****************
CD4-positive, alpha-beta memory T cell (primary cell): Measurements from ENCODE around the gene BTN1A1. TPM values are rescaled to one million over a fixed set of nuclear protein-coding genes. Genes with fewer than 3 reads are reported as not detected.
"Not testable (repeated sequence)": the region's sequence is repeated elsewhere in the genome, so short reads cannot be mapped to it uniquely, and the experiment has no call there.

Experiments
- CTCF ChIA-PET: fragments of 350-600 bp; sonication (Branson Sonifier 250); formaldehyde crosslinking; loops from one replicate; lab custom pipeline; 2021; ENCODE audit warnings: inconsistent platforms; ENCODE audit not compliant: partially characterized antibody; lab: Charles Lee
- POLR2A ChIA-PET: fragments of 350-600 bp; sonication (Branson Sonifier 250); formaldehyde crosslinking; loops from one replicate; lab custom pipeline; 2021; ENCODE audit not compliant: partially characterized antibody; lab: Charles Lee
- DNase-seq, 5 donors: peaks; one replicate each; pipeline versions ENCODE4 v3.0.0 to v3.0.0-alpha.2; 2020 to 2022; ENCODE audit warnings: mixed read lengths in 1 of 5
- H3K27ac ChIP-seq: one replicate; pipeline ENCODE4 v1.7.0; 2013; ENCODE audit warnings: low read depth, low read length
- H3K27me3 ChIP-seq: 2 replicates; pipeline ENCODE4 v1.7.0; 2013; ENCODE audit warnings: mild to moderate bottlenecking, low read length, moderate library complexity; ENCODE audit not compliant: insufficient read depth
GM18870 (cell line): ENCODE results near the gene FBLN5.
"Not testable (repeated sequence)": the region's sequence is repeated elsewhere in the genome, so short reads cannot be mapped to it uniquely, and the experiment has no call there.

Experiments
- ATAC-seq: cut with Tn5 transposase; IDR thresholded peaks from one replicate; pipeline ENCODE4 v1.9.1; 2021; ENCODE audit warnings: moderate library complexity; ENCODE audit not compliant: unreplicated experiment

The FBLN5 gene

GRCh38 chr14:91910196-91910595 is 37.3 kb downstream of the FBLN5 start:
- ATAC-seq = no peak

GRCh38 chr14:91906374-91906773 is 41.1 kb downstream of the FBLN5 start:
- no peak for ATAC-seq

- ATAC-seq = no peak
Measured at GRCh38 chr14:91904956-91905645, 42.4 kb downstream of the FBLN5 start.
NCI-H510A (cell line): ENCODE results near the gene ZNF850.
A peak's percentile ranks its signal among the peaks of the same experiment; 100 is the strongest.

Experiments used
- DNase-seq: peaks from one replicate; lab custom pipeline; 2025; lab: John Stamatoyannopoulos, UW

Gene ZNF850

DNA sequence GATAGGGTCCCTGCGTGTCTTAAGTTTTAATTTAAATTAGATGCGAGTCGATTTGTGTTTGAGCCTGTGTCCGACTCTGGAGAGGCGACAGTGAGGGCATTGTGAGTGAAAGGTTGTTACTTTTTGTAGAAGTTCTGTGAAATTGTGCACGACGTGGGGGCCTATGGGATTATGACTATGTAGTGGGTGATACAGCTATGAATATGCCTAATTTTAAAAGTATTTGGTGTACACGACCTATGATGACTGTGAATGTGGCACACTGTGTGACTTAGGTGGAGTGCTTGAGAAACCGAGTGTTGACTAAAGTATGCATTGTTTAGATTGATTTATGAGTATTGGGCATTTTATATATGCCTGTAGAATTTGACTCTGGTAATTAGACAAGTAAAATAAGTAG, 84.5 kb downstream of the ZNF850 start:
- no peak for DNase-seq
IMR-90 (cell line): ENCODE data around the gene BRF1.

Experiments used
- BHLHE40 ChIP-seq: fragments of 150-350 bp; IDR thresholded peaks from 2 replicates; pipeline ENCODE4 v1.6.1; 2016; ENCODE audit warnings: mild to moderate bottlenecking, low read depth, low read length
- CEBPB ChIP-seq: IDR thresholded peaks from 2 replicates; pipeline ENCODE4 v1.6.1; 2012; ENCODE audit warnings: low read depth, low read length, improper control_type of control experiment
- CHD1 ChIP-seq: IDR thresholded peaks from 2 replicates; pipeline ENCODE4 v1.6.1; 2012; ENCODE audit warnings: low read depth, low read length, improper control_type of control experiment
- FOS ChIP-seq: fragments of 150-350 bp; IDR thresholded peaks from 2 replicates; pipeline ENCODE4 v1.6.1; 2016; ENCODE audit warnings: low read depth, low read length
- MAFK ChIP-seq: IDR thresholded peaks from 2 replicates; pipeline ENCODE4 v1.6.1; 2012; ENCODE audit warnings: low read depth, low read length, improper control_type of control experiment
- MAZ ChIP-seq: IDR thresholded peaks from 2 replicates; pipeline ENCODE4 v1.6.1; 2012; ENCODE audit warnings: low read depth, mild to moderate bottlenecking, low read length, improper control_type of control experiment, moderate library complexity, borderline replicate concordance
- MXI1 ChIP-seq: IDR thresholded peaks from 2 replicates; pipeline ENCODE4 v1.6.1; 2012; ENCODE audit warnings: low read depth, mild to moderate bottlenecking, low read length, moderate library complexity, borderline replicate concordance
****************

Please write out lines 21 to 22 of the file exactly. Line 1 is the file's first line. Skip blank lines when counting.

A peak's percentile ranks its signal among the peaks of the same experiment; 100 is the strongest.

Experiments used